Chief Minister Omar Abdullah concedes that the government’s initial reaction was slow and scattered: “We too were hit by the floods. For the first 36 hours, we had no government — there was no contact between my ministers and me.”

Despite the reports of stone pelting, locals have been praising the efforts of the defence personnel, who pressed 84 choppers and 300 army units into service, while NDRF brought in 16 units, to rescue people in Srinagar and Bemina. As the floodwater recedes, relief operation by the army and locals is gathering momentum in many parts of south and central Kashmir. People have been collecting daily utility items, including packed food and drinking water, while authorities have started distributing tents and temporary settlement shelters to families whose homes have been completely washed away. In places where construction of shelters is proving difficult due to large-scale damage, public land is being marked out elsewhere. Many who were stranded in houses that were partly underwater — and are, therefore, vulnerable — are also being asked to MOVE OUT. The State government has also announced the first instalment of the compensation, a sum of ₹80,000, to each family.

But even as the people prepare to rebuild their lives, the State machinery is left grappling with the prospect of epidemics. As many as 350 dead cattle from a government-run milk FARM on the Srinagar bypass are now floating in the Jhelum. Carcasses are surfacing elsewhere too. People who’ve lost their homes, their kin, are far too distraught to worry about the outbreak of diseases, making awareness and medical help even more critical.

With a single kameez on her back, now torn and soiled, at the shelter in Darhun village, Haseena only hopes that help from the local authorities and the rest of the country will arrive before disease does.

(The author is a Delhi-based journalist currently on assignment in Srinagar)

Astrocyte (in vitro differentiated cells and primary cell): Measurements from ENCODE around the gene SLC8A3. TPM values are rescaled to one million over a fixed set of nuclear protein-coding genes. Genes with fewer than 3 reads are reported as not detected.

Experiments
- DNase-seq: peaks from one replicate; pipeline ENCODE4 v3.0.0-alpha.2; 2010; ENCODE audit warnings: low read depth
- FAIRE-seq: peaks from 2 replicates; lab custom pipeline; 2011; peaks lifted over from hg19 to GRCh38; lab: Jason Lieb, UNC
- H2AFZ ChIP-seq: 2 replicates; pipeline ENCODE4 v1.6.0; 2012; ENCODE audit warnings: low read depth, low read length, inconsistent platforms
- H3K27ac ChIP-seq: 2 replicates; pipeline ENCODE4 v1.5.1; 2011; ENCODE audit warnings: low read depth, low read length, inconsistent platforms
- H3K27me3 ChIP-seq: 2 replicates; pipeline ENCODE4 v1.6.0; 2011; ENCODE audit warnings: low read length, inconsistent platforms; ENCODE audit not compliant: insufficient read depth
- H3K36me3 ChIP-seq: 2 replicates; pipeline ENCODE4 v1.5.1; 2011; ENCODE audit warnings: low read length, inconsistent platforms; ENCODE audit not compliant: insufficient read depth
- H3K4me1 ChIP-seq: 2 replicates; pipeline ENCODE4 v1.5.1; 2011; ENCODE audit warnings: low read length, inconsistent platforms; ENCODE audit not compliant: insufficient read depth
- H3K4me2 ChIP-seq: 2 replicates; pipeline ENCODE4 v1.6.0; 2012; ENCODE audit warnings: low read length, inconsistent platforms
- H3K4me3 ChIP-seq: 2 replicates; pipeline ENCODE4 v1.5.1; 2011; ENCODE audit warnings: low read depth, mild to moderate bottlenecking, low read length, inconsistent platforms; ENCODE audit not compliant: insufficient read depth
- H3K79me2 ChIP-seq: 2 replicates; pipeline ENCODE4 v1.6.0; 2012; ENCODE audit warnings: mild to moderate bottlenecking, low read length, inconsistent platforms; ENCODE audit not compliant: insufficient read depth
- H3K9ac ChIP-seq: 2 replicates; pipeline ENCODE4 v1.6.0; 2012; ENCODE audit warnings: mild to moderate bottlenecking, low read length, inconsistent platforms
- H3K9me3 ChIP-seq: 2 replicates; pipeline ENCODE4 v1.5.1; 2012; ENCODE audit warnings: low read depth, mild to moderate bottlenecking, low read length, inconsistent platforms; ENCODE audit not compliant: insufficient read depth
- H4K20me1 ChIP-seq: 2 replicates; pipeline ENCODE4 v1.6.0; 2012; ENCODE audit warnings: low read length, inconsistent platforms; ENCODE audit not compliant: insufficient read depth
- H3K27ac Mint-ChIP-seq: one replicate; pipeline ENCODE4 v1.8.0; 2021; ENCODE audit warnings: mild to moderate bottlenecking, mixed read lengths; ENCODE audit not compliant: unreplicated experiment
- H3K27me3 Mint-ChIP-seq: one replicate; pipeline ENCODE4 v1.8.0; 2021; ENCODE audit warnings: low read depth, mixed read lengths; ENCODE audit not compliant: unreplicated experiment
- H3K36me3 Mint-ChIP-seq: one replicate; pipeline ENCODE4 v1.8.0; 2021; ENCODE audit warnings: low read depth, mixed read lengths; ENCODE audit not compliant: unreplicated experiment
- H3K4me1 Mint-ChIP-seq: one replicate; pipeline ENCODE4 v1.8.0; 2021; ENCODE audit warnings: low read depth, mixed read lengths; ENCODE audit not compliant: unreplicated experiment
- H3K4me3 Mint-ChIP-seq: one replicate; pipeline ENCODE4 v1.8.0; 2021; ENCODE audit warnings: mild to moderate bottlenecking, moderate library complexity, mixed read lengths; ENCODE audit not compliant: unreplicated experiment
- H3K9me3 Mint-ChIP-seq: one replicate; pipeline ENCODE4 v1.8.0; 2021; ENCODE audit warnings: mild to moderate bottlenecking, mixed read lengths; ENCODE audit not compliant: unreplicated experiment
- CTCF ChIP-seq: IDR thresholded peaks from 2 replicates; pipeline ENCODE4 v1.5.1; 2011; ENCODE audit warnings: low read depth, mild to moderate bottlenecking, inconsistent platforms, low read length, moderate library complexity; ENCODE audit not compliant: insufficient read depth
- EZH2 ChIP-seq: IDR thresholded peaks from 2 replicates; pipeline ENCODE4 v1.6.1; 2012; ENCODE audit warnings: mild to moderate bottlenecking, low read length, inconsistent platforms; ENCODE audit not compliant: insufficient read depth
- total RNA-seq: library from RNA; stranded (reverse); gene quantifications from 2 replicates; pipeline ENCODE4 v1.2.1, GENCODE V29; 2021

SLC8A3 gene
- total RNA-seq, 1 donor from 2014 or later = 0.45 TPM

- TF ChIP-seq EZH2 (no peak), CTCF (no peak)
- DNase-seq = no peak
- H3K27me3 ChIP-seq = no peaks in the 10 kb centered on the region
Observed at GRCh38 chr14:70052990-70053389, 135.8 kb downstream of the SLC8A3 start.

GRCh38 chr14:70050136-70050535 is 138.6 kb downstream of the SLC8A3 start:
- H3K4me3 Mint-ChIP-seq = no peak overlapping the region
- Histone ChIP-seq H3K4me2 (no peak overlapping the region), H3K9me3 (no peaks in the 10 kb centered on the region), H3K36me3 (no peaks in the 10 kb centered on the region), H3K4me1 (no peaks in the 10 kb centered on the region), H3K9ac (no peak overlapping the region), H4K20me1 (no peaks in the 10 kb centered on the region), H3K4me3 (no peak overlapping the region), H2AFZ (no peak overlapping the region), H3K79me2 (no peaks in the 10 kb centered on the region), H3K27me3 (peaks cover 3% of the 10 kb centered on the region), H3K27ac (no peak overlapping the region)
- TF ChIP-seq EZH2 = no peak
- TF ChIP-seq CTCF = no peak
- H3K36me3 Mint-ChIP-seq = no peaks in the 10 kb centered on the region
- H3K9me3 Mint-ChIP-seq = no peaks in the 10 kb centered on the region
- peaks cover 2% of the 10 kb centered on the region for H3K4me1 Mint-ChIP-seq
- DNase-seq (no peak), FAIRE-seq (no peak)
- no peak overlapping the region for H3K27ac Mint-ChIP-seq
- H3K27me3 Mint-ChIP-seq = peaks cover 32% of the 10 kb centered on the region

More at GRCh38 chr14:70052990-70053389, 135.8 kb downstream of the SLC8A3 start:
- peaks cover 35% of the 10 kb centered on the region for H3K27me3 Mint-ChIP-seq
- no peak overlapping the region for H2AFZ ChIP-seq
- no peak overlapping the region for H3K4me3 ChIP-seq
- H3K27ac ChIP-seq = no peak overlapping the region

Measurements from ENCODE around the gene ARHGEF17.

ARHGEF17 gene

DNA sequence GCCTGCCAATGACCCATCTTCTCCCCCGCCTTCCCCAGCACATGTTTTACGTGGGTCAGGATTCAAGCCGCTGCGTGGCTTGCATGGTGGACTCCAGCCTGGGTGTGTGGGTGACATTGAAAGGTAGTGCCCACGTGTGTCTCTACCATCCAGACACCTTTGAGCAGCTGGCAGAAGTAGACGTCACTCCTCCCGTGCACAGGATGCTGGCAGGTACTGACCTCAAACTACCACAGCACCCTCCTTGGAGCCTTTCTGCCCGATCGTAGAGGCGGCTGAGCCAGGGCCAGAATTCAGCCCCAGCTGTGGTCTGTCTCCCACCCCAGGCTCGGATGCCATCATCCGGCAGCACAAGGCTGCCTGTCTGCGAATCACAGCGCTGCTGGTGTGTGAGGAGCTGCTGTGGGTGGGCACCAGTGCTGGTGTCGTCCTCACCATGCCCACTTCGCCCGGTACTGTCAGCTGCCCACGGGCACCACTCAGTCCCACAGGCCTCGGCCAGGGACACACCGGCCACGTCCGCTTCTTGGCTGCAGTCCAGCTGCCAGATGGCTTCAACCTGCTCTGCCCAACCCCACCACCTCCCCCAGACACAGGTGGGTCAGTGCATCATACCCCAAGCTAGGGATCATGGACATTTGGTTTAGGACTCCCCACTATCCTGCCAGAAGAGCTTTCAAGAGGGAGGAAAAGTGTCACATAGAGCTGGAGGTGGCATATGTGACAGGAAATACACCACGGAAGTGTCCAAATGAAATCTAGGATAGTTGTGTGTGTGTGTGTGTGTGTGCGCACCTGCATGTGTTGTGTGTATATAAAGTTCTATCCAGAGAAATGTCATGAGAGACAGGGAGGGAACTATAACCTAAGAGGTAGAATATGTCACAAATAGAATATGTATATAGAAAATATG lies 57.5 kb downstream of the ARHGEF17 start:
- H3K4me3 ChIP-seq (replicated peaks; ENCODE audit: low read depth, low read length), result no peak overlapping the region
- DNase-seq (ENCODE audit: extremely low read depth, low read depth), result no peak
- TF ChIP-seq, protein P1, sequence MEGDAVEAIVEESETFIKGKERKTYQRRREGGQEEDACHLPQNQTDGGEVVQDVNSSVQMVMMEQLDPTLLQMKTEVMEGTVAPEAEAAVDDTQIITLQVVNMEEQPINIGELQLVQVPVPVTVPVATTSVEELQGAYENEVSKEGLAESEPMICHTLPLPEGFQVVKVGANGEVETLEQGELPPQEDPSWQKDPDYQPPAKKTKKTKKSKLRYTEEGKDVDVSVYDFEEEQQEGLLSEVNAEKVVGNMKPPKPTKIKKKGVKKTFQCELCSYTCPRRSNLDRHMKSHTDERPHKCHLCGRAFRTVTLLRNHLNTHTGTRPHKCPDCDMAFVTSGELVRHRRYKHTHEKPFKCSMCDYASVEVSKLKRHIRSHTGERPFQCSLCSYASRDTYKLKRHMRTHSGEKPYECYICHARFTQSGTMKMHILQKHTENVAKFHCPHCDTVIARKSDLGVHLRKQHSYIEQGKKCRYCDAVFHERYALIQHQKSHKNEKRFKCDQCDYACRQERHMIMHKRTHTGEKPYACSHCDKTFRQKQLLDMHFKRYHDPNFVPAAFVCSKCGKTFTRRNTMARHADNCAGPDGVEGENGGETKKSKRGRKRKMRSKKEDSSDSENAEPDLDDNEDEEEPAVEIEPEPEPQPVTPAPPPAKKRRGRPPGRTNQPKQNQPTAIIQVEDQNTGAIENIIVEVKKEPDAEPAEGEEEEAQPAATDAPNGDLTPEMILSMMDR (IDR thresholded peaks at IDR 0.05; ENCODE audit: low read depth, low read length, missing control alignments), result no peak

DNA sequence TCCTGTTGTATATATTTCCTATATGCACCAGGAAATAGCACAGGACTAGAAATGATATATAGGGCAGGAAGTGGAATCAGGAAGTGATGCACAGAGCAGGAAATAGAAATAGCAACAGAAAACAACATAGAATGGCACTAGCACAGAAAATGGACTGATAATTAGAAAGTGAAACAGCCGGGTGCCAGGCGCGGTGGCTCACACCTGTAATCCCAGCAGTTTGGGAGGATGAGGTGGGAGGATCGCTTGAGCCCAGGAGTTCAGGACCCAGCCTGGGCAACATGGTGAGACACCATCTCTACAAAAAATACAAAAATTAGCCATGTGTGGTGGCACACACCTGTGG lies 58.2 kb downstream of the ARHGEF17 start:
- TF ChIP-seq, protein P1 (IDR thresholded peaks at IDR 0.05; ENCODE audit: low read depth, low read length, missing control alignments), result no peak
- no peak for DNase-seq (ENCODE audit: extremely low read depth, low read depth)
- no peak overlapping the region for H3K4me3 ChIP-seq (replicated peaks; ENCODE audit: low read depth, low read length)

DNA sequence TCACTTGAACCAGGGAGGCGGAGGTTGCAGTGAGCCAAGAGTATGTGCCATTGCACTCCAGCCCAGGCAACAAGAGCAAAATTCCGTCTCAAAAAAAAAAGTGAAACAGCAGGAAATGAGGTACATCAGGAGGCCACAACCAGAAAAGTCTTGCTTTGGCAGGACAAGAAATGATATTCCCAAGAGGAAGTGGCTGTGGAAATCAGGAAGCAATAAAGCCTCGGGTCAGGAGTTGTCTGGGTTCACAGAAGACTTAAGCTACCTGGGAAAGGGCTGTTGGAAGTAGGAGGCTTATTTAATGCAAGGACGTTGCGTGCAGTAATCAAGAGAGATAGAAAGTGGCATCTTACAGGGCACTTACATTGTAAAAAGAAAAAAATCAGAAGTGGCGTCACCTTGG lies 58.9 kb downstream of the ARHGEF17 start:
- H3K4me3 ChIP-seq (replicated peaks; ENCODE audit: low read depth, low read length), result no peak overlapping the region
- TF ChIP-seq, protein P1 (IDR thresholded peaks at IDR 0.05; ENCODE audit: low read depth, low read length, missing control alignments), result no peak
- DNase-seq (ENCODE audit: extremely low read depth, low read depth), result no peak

(the story was first published

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Indians Protest Against Israel As Killings Continue in Gaza

Tawqeer Hussain

Hundreds of people belonging to different religious and social organizations on Friday peacefully protested outside the Israeli embassy in New Delhi against Israeli aggression and killings in Gaza. The protesters under the banner of Jamaat-i-Islami Hind demanded that Indian Government to close down Israeli embassy in Delhi and ask its ambassador to leave country.

Hundreds of people after Friday prayers protested outside Israel Embassy in New Delhi on Friday, July 18, 2014

Hundreds of people after Friday prayers protested outside Israel Embassy in New Delhi on Friday, July 18, 2014

Gaza is witnessing serious air and ground bombardment from Israeli forces which has resulted in 228 deaths with 48 children below the age of 17 years.Shouting slogans like, Gaza we are with you, down with Israel, Die Die Israel, The protesters demanded immediate intervention of world bodies to stop innocent killings in Gaza.
“Whole world is aware that innocent lives are being bombarded in Gaza by Israel and still they are tight lipped about the issue” said Mohammad Hussain, a protester adding that “Indian Government too is in deep slumber and even they haven’t yet condemned this deadly aggression”.


Meanwhile Israeli Embassy on Aurangzeb Road has been put under tight security cover as protests over Gaza bombings are escalating in India’s capital city. Police in anti-riot gear and with water cannon are ready for any eventuality.

The protesters demanding boycott of lock down of Israel Embassy in New Delhi

The protesters demanded lock down of Israel Embassy in New Delhi

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As Israel offensive in Gaza Continues, Rights groups protest In Delhi

Tawqeer Hussain

With The Israel offeensive in Gaza continues on Eighth day, the death toll reached 227. According to the United Nations who otherwise have remained silent over the Gaza massacre said that most deceased are civilians.

In India various rights groups have been protesting over the Gaza carnage and have been accusing Indian Government led By Narendra Modi for criminal silence. The protesters demand that India should strongly condemn the Israeli attacks on Gaza. The protesters today shouted slogans against Israel and Indian Government outside Israeli Embassy in New Delhi, which is heavily guarded by Delhi Police and Rapid action Force.